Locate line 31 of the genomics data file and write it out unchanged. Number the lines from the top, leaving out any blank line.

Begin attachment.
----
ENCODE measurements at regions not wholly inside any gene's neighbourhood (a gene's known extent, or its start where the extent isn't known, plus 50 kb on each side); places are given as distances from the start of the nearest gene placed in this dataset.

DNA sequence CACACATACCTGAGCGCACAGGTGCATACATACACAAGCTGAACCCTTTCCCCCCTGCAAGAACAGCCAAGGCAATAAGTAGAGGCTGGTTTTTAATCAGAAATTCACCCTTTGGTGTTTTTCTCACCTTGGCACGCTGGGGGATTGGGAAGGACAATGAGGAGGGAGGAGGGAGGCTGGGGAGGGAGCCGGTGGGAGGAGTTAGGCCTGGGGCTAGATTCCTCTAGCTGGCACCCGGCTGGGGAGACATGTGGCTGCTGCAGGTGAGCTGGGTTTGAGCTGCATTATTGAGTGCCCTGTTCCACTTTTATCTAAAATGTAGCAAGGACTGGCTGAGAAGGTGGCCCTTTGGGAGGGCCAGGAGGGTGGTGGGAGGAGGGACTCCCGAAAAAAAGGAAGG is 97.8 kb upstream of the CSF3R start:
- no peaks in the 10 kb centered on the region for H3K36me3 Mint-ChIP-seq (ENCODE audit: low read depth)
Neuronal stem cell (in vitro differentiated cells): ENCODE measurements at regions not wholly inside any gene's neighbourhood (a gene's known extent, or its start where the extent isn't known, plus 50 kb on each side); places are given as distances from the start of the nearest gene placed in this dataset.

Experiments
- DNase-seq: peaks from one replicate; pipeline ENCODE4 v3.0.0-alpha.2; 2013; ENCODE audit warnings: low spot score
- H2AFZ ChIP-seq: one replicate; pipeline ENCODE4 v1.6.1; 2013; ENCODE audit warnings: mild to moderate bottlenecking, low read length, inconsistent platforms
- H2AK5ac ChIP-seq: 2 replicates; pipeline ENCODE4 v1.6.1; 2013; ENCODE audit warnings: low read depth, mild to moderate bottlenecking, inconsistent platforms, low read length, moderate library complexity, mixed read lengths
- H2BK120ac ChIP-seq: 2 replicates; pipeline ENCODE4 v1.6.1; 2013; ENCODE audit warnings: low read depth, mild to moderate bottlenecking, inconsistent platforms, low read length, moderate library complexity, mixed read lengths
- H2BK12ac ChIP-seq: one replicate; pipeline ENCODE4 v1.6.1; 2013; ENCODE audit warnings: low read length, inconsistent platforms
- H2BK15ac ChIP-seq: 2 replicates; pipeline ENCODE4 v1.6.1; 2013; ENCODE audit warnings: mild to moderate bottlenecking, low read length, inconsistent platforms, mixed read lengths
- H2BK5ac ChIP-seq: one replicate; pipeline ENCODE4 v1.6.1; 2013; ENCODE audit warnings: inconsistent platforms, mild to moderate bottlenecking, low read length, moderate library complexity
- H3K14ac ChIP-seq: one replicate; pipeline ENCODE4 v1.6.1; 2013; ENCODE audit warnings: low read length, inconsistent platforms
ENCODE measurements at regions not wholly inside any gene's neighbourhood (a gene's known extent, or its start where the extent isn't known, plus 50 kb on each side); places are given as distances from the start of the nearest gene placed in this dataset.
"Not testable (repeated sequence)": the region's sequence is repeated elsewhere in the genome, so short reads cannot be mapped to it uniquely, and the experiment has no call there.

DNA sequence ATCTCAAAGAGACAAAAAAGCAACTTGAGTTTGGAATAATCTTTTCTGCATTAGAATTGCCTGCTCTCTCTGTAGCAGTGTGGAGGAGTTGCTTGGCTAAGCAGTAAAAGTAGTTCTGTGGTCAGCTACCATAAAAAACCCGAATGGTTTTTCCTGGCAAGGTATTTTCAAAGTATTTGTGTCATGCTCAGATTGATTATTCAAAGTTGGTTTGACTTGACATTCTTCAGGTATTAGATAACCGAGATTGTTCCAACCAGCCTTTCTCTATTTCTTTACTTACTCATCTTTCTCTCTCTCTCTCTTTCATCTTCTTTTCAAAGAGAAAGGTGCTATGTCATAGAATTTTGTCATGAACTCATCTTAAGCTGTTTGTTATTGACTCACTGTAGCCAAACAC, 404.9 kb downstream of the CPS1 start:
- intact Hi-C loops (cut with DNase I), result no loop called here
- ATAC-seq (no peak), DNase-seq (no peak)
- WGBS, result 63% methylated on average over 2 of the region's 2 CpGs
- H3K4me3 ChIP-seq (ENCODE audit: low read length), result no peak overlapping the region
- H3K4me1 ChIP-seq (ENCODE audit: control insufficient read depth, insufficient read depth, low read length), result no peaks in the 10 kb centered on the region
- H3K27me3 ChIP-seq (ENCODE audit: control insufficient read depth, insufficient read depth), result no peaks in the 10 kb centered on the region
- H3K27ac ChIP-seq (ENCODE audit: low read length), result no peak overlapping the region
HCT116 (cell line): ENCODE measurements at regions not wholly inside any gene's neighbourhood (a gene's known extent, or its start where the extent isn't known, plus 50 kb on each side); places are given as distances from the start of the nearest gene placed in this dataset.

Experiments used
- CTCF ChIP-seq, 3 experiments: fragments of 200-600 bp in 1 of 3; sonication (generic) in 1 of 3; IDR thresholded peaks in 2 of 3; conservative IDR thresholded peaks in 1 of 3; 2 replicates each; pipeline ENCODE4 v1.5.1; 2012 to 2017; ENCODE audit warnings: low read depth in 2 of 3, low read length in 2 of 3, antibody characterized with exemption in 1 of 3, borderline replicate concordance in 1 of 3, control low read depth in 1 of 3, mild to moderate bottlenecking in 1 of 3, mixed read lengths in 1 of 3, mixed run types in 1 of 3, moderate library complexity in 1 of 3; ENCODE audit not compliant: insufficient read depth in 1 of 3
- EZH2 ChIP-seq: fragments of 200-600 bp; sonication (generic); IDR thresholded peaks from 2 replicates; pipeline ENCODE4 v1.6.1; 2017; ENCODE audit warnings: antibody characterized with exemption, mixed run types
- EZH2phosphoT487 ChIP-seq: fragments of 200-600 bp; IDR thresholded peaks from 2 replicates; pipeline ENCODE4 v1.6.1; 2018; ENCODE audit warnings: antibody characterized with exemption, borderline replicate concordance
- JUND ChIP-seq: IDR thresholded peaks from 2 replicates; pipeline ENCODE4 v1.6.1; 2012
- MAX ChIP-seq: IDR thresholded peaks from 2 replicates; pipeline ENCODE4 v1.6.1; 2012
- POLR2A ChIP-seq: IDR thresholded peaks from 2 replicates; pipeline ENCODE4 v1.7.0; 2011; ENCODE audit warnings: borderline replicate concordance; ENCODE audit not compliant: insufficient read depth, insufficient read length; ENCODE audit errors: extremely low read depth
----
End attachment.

- POLR2A ChIP-seq: IDR thresholded peaks from 2 replicates; pipeline ENCODE4 v1.7.0; 2011; ENCODE audit warnings: borderline replicate concordance; ENCODE audit not compliant: insufficient read depth, insufficient read length; ENCODE audit errors: extremely low read depth